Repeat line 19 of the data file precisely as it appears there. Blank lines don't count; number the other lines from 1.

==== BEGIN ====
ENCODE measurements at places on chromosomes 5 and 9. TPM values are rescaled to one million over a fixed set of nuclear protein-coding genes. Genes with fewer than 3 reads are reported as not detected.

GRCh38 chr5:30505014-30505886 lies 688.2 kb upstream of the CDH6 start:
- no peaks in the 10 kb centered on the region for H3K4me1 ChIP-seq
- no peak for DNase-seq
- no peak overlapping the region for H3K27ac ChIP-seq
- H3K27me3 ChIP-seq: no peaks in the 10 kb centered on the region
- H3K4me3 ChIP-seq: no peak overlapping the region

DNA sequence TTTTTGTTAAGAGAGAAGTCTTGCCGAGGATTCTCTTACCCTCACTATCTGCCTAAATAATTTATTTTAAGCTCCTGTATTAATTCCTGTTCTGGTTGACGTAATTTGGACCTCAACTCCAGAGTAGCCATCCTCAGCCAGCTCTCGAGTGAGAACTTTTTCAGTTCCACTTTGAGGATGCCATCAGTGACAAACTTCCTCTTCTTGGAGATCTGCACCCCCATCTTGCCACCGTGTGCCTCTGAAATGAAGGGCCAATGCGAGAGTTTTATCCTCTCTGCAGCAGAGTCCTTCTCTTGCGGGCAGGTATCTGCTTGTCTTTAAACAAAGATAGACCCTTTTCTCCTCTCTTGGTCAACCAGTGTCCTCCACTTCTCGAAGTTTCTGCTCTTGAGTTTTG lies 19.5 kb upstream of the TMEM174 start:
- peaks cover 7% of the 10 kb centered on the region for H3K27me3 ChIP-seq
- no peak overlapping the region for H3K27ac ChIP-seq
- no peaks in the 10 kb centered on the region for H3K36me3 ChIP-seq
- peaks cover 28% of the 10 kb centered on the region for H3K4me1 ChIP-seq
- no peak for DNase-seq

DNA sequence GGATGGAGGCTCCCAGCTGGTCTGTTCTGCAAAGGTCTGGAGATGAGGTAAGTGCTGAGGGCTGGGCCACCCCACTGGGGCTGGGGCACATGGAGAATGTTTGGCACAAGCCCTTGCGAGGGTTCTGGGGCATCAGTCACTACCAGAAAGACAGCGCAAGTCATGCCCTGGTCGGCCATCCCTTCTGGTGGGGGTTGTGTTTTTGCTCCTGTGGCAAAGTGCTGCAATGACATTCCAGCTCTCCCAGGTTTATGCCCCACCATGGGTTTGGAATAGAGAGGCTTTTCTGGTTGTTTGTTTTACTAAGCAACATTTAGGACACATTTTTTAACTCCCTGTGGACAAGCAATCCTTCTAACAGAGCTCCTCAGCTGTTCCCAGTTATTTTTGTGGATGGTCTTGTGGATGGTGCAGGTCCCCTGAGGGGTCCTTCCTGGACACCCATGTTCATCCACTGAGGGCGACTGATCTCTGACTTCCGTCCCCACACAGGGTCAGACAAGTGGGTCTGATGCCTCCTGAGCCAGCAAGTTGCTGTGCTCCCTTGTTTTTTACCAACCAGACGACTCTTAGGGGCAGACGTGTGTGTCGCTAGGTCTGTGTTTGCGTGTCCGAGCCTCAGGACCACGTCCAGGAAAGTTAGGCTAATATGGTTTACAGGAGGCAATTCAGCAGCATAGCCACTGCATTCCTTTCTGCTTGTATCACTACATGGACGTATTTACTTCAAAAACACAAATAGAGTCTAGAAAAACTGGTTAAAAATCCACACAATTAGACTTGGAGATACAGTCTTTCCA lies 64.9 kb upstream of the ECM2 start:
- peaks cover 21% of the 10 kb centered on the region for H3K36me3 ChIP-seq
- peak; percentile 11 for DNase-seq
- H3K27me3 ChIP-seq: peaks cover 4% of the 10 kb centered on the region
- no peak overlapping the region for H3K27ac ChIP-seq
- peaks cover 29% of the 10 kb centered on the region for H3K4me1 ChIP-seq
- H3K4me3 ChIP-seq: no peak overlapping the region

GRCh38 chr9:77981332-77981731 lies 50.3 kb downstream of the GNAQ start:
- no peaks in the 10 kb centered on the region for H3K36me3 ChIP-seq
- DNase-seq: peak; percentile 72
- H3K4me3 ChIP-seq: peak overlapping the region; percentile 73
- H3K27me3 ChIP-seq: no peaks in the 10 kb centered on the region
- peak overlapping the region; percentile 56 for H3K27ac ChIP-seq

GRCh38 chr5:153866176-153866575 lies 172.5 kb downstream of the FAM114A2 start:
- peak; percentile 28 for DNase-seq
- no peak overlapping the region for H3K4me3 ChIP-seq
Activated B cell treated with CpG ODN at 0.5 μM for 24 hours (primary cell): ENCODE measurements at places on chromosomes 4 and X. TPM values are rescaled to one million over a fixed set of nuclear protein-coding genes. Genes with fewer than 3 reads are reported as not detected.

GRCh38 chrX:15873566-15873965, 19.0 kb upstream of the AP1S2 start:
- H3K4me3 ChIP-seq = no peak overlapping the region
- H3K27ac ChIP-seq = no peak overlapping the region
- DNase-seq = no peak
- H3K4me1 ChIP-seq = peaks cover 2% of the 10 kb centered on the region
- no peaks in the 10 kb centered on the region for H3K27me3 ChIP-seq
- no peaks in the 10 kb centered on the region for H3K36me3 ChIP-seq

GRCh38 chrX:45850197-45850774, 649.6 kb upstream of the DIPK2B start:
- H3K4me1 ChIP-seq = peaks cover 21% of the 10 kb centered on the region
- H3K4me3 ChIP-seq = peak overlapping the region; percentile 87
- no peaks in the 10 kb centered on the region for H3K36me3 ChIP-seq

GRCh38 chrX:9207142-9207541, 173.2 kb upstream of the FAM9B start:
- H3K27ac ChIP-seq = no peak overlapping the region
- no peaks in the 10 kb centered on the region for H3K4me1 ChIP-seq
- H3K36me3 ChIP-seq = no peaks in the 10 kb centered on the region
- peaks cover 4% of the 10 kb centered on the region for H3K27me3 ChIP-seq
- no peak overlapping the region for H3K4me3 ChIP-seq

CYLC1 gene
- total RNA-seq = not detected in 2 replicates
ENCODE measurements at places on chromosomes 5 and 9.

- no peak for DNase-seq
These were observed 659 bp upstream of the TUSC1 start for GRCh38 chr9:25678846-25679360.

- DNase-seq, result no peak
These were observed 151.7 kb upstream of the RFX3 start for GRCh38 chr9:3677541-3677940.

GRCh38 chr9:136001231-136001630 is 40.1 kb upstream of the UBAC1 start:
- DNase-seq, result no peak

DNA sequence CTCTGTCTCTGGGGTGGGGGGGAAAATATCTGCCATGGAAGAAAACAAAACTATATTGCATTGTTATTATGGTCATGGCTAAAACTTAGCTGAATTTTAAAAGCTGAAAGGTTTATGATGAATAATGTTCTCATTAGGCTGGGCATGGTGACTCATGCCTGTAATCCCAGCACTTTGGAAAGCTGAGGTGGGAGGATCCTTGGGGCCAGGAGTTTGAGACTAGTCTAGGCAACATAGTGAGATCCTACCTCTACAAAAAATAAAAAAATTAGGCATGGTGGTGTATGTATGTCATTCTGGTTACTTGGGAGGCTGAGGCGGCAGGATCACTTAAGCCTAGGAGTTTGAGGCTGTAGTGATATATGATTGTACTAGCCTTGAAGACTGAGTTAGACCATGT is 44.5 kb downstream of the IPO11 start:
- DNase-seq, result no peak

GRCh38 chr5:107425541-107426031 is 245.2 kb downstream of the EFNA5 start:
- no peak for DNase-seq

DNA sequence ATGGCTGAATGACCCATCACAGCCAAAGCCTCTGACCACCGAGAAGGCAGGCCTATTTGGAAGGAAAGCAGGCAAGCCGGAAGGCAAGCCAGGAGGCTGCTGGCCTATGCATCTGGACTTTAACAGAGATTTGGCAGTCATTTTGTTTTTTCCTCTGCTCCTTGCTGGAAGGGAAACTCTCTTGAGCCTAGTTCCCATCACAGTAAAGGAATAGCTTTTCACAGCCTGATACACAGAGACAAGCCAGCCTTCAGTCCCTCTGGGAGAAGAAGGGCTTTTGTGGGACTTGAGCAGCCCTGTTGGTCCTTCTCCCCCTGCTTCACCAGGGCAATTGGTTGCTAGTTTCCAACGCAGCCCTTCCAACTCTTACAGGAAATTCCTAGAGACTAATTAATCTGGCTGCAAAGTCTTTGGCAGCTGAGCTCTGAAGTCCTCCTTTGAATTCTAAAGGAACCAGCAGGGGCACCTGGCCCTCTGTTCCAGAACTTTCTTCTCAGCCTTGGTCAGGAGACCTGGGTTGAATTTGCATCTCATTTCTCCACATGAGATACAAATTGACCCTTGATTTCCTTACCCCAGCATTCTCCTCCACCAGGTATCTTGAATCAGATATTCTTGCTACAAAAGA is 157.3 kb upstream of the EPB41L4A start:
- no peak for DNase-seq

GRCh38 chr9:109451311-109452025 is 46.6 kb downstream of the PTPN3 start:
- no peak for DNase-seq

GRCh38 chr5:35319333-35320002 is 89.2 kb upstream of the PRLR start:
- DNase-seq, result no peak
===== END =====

- peaks cover 29% of the 10 kb centered on the region for H3K4me1 ChIP-seq